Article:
The pattern of alliance commitments among states is commonly assumed to reflect the extent to which states have common or conflicting security interests. For the past twenty years, Kendall's tau–b has been used to measure the similarity between two nations' "portfolios" of alliance commitments. Widely employed indicators of systemic polarity, state utility, and state risk propensity all rely upon tau–b. We demonstrate that tau–b is inappropriate for measuring the similarity of states' alliance commitments. We develop an alternative measure of alliance portfolio similarity, S which avoids many of the problems associated with tau– b, and we use data on alliance among European states to comparare the effects of S versus tau–b in measures of utility and risk propensity. Finally, we identify several problems with inferring state interest from alliance commitments and we provide a method to overcome those problems using S in combination with data on alliance, trade , UN votes, diplomatic missions, and other types of state interaction. We demonstrate this by comparing the calculated "similarity of interests" when using solely alliance data versus that using alliance data supplemented with UN voting data.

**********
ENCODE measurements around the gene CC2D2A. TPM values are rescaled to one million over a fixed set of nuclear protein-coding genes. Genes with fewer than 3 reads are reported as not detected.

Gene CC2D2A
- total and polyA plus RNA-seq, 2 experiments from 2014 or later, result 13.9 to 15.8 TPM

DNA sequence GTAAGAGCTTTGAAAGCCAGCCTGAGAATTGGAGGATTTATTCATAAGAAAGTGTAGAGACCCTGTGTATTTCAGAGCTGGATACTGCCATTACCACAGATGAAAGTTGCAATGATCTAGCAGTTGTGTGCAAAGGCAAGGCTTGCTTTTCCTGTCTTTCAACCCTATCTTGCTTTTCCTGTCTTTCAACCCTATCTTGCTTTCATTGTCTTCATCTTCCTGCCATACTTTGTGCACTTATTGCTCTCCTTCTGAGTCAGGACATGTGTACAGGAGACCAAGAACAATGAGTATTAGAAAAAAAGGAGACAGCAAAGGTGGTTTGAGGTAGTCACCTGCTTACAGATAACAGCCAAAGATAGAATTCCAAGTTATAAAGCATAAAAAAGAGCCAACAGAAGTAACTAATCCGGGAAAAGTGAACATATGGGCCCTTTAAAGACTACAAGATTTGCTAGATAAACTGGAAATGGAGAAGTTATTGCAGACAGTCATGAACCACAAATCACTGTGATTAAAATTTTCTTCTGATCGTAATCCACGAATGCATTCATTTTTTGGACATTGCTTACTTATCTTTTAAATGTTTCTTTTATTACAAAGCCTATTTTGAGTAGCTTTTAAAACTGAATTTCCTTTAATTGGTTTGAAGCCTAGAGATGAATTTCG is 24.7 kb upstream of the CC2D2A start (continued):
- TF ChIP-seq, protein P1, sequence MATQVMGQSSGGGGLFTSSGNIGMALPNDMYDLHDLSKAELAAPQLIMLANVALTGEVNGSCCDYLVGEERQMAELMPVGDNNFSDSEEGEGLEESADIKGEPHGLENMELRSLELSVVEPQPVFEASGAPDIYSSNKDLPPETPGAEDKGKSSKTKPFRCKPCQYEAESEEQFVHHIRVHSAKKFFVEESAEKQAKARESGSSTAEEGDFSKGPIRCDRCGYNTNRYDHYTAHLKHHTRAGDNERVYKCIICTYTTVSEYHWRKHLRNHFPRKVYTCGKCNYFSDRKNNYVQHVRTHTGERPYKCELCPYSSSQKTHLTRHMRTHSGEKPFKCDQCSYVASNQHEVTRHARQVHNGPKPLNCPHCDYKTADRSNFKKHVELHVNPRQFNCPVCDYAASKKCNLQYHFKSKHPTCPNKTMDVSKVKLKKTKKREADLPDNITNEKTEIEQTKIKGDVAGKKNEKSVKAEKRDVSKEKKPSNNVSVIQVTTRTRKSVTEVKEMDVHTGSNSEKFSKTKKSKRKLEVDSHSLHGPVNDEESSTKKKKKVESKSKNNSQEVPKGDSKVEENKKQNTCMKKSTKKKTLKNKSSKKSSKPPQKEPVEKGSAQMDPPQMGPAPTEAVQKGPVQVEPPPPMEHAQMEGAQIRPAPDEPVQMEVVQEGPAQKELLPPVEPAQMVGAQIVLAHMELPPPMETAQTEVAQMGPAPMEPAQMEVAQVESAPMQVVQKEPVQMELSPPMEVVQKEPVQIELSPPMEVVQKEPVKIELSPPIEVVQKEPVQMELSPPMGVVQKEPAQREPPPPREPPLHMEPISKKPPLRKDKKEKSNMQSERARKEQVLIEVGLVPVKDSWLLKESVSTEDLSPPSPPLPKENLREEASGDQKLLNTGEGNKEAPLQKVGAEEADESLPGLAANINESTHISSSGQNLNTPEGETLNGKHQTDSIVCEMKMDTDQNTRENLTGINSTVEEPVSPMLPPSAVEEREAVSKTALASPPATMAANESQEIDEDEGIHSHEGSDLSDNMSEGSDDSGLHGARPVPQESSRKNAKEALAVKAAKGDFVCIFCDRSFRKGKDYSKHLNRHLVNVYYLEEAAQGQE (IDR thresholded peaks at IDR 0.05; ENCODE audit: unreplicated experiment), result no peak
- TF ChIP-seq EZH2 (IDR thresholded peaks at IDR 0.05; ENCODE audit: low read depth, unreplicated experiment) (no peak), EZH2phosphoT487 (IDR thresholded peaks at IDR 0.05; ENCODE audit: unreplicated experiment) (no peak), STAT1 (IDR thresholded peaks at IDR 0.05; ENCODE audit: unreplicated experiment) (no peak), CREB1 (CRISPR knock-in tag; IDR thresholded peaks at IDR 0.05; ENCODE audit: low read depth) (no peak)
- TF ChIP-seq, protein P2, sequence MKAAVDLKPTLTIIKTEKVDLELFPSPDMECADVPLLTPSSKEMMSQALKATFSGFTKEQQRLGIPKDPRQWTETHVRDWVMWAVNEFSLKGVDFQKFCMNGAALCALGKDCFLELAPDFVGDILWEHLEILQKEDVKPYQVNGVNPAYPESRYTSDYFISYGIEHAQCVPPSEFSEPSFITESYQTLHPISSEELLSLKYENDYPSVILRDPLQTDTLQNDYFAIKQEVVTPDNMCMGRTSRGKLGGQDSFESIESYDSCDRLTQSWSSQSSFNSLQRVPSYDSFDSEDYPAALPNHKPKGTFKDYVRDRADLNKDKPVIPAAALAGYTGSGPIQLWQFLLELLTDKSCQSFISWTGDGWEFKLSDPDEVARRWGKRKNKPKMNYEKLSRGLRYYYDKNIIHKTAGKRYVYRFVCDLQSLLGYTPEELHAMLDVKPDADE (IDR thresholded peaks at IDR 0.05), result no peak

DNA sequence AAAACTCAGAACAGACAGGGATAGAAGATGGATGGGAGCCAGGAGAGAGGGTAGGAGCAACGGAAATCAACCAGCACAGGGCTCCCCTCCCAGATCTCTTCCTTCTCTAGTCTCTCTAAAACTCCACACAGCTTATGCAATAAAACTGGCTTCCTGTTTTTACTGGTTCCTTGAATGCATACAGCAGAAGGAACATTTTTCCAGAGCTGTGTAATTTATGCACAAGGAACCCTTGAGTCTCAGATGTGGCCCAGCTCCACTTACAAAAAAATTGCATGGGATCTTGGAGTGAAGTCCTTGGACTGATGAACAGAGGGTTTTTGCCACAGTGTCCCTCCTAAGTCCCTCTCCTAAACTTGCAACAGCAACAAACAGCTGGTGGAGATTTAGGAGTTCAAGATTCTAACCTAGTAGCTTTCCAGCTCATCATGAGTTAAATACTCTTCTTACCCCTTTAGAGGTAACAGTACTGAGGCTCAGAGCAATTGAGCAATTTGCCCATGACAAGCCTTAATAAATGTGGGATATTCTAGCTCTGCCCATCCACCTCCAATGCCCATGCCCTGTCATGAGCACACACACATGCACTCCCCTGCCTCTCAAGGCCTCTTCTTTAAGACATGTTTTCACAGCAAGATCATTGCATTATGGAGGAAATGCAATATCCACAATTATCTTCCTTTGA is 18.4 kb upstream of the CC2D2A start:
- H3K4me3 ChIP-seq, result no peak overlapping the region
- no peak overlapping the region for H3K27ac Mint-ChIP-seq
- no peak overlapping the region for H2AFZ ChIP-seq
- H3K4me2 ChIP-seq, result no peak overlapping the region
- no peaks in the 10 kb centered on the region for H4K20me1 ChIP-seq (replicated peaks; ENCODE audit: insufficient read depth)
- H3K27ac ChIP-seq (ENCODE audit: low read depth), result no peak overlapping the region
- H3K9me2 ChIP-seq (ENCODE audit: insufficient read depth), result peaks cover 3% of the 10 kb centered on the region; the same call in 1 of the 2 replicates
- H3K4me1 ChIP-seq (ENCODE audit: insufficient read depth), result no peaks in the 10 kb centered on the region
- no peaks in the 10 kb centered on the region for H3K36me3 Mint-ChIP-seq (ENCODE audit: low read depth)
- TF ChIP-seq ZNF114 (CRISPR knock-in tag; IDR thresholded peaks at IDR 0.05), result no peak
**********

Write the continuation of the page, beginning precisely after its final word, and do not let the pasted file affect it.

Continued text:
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Working Paper 97–07, Weatherhead Center for International Affairs, Harvard University, 1997.